# Frobenius Norm of a matrix

• I
I have calculated that a matrix has a Frobenius norm of 1.45, however I cannot find any text on the web that states whether this is an ill-posed or well-posed indication. Is there a rule for Frobenius norms that directly relates to well- and ill-posed matrices?

Thanks

## Answers and Replies

Science Advisor
Gold Member
I assume by "ill posed" you mean poorly conditioned, i.e. potential numeric stability problems associated with inversion.

Like I said in your thread here:

https://www.physicsforums.com/threads/how-can-i-analyse-and-classify-a-matrix.931056/

it's the ratio of the largest singular value to smallest singular value that matters. I really struggle to imagine why you'd take that information and then ask a question about about adding up all the squared singular values, and asking what that sum (or the square root of that sum) tells us about condition number.
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Perhaps it'd be prudent for you to make your way through the first 7 chapters of Linear Algebra Done Wrong:

https://www.math.brown.edu/~treil/papers/LADW/LADW.html

It would walk you through many of the fundamentals needed to connect the dots between these different ideas.

I assume by "ill posed" you mean poorly conditioned, i.e. potential numeric stability problems associated with inversion.

Like I said in your thread here:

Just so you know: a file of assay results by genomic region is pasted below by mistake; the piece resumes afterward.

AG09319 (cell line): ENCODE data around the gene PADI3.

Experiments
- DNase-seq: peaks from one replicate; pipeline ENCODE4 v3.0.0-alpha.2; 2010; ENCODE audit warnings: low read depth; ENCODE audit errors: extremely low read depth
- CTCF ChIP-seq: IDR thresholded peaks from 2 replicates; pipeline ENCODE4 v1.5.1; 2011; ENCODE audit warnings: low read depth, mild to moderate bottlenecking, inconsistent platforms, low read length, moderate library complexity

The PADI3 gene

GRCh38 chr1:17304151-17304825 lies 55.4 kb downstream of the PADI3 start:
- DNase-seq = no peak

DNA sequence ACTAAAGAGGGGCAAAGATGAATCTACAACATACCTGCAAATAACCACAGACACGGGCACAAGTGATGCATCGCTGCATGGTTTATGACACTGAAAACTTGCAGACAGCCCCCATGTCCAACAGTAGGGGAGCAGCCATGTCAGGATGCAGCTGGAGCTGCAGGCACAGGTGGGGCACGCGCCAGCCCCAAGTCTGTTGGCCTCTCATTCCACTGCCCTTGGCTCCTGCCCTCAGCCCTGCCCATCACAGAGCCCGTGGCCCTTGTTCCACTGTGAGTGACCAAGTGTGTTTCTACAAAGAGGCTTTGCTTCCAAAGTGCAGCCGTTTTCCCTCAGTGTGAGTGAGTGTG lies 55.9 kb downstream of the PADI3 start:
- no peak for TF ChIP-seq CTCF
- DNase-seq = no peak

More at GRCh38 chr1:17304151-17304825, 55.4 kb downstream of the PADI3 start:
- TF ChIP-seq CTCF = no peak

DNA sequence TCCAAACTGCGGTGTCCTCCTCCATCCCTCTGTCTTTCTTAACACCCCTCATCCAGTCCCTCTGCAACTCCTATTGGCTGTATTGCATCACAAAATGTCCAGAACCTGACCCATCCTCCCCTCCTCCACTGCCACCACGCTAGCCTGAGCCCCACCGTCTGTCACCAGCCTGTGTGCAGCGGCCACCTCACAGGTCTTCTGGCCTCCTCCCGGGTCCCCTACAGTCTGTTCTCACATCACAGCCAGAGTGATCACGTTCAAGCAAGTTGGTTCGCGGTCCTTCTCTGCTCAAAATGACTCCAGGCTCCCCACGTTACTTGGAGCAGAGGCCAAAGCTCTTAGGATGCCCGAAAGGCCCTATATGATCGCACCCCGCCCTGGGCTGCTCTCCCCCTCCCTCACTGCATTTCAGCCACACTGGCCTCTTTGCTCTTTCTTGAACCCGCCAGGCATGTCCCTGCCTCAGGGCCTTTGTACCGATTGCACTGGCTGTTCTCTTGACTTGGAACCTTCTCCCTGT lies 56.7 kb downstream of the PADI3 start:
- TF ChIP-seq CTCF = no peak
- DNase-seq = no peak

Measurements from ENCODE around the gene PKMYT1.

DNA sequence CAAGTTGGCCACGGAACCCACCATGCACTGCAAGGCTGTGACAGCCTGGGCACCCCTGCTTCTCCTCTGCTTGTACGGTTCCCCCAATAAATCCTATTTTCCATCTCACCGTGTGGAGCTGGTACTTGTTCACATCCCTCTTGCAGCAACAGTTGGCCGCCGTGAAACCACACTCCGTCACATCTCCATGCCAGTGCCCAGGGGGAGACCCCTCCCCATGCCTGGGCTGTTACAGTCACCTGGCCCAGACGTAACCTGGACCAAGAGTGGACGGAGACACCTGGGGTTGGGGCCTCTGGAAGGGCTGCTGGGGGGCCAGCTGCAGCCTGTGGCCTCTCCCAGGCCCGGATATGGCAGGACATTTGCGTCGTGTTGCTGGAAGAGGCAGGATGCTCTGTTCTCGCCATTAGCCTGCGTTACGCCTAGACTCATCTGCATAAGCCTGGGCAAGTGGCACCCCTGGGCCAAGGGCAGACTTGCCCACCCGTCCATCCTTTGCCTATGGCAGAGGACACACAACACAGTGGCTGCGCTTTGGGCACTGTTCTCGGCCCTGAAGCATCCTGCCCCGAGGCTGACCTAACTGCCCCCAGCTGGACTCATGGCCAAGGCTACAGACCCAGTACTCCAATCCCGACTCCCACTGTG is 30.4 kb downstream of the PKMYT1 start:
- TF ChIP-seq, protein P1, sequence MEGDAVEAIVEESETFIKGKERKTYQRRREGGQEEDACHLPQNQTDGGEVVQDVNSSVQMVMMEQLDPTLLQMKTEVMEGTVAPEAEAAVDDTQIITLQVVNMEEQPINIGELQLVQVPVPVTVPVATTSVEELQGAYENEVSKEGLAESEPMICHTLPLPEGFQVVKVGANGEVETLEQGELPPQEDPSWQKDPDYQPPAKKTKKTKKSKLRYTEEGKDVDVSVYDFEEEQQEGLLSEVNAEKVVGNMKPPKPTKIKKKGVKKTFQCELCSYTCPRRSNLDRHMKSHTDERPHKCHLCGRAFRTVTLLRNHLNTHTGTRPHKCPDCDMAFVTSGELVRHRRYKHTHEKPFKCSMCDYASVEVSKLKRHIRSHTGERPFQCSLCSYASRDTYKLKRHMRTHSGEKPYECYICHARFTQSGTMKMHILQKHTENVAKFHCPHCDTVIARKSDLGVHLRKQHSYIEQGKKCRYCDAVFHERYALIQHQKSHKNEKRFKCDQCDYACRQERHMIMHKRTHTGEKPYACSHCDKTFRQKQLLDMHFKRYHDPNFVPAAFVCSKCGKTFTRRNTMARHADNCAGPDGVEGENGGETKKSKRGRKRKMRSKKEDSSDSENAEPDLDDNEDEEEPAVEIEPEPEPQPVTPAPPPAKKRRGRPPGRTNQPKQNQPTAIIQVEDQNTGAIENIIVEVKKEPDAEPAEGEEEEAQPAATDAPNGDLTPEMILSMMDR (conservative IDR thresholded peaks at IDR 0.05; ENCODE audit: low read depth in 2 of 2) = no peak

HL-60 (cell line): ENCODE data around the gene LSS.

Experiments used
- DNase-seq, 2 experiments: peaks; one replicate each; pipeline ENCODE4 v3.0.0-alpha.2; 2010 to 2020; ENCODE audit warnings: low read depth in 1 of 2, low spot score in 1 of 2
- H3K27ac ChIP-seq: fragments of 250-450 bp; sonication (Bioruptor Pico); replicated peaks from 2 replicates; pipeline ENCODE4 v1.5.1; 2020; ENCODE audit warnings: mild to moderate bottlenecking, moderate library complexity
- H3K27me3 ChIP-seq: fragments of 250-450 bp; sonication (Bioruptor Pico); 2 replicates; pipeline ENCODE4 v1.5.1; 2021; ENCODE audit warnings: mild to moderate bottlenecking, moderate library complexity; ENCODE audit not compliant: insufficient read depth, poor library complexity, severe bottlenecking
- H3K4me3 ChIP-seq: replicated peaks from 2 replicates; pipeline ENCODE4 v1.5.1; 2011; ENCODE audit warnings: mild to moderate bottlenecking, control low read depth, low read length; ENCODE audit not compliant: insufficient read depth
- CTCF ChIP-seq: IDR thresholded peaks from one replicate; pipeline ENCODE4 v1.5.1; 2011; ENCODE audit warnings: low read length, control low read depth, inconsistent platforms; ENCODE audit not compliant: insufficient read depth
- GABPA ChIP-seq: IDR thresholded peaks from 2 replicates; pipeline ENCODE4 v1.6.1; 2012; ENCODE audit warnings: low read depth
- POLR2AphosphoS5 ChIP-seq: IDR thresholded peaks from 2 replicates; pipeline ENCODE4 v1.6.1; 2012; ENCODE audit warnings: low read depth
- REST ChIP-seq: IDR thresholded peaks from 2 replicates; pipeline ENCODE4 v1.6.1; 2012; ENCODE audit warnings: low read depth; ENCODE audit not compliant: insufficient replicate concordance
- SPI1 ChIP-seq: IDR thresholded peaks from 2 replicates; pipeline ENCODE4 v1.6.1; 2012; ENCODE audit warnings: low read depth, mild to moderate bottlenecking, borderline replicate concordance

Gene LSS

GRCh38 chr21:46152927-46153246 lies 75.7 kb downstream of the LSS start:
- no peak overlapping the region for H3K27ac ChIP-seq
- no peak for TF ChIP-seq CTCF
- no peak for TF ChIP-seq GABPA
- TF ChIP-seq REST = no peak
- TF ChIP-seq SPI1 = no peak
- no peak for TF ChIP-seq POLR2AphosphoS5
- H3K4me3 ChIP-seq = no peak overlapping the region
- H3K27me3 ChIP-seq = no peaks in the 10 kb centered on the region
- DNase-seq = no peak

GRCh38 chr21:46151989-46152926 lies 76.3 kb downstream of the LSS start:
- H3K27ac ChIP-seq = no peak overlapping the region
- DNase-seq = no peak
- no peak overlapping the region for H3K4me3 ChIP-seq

https://www.physicsforums.com/threads/how-can-i-analyse-and-classify-a-matrix.931056/

it's the ratio of the largest singular value to smallest singular value that matters. I really struggle to imagine why you'd take that information and then ask a question about about adding up all the squared singular values, and asking what that sum (or the square root of that sum) tells us about condition number.
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Not really need to go through an entire book for this. It's actually as comprehensive as you wrote here, which I was not aware of. However, the strange thing is that if the ratio between the smallest and largest values of the matrix is in the magnitude of 10^40, it defines an ill conditioned matrix, and the Max norm is very high, about 78. However, the Frobenius norm is "only" 1.5 , so I thought it was strange these two norm would deviate so much.